The incredibly short survival of patients diagnosed with pancreatic cancer underscores one of the greatest failures of the medical community: our inability to identify effective treatments for pancreatic ductal adenocarcinoma. Most new compounds in clinical trials fail because of highly toxic side effects in normal tissues and limited efficacy in tumor response. An ideal drug would kill only tumor cells and spare the normal cells. In this regard, poly(ADP-ribose) polymerase (PARP) inhibitors have demonstrated a promising therapeutic potential, particularly in patients with BRCA-deficient tumors. BRCA-deficient cells have an impaired homology-directed repair (HDR) pathway, a mechanism critical for resolving DNA double strand breaks (DSBs). When PARP1 is inhibited, DNA single strand breaks are not repaired and they mature to double strand breaks, which are very toxic for the cell. Hence, inhibition of PARP1 is selectively toxic to cells with an impaired HDR pathway, such as BRCA-deficient tumor cells, but not to normal cells. Because up to 10% of pancreatic cancer patients carry mutations in either BRCA2 or other proteins involved in the HDR pathway, PARP inhibitors may also prove effective in this setting. However, a number of subtleties remain that call this conclusion into question, including poor drug delivery, loss of heterozygosity, and BRCA-independent alteration of the HDR pathway.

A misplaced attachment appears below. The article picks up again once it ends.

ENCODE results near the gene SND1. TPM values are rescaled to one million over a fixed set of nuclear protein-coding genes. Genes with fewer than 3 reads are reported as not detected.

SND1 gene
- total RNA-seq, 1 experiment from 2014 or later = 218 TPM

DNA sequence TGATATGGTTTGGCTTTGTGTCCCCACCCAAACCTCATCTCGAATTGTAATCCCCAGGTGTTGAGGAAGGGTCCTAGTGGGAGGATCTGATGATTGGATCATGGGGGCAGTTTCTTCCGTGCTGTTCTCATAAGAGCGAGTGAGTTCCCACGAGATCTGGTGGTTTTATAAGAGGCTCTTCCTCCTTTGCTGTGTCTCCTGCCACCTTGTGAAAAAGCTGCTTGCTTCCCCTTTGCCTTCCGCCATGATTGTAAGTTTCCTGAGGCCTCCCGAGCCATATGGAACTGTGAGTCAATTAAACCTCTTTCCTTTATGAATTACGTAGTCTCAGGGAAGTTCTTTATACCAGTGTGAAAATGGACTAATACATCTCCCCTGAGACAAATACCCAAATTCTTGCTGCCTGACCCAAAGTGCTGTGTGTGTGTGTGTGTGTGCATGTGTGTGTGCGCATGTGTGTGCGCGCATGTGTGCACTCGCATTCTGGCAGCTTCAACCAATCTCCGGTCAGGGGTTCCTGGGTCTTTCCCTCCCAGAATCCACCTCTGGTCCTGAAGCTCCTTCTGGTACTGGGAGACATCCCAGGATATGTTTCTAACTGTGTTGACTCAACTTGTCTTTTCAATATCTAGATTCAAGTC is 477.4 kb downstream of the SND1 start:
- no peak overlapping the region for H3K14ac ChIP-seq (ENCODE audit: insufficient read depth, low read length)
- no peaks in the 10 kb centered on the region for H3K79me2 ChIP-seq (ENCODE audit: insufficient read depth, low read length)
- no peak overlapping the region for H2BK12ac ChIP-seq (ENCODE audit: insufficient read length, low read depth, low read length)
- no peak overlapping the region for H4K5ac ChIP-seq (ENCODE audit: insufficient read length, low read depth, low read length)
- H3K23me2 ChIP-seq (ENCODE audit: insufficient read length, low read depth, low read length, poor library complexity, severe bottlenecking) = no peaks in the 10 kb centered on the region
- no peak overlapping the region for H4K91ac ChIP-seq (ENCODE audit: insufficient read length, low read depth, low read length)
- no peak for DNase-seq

We designed a preclinical study to evaluate the efficacy of MK-4827, a potent PARP inhibitor, in three different genetically engineered mouse models representing different pancreatic cancer patient populations. The KPC mice carry mutations in genes that are frequently mutated in pancreatic cancer patients and develop tumors that fully recapitulate the biology of human pancreatic ductal adenocarcinoma. These mice will represent the broad population of patients with spontaneous pancreatic tumors. A second model with heterozygous mutations in BRCA2 (KPCB2+/-) will represent patients with hereditary BRCA2 mutations. A third model with homozygous conditional deletion of BRCA2 (KPCB2f/f) will represent spontaneous tumors that have completely lost HDR functions. We show that BRCA2-deficient KPC tumor cells strongly respond to treatment with MK-4827 in vitro and in vivo. MK-4827 efficiently inhibited PARP activity, increased double strand break formation and induced M-phase cell cycle arrest in tumors of KPCB2f/f mice. In the future, we will use pre- and post-treatment tumor biopsies to determine the molecular mechanisms of response to PARP inhibition. The ultimate goal of this study is to identify genetic determinants of PARP sensitivity and validate our results in a clinical setting. Identification of a biomarker would be an extremely valuable clinical tool to classify pancreatic cancer patients that could respond to the treatment with PARP inhibitors, a tool that is currently not available.

Citation Format: Barbara Orelli, Stephen A. Sastra, Carmine F. Palermo, Thomas Ludwig, Kenneth P. Olive. Preclinical evaluation of a PARP inhibitor in mice representing genetically different subtypes of pancreatic cancers. [abstract]. In: Proceedings of the 104th Annual Meeting of the American Association for Cancer Research; 2013 Apr 6-10; Washington, DC. Philadelphia (PA): AACR; Cancer Res 2013;73(8 Suppl):Abstract nr 2195. doi:10.1158/1538-7445.AM2013-2195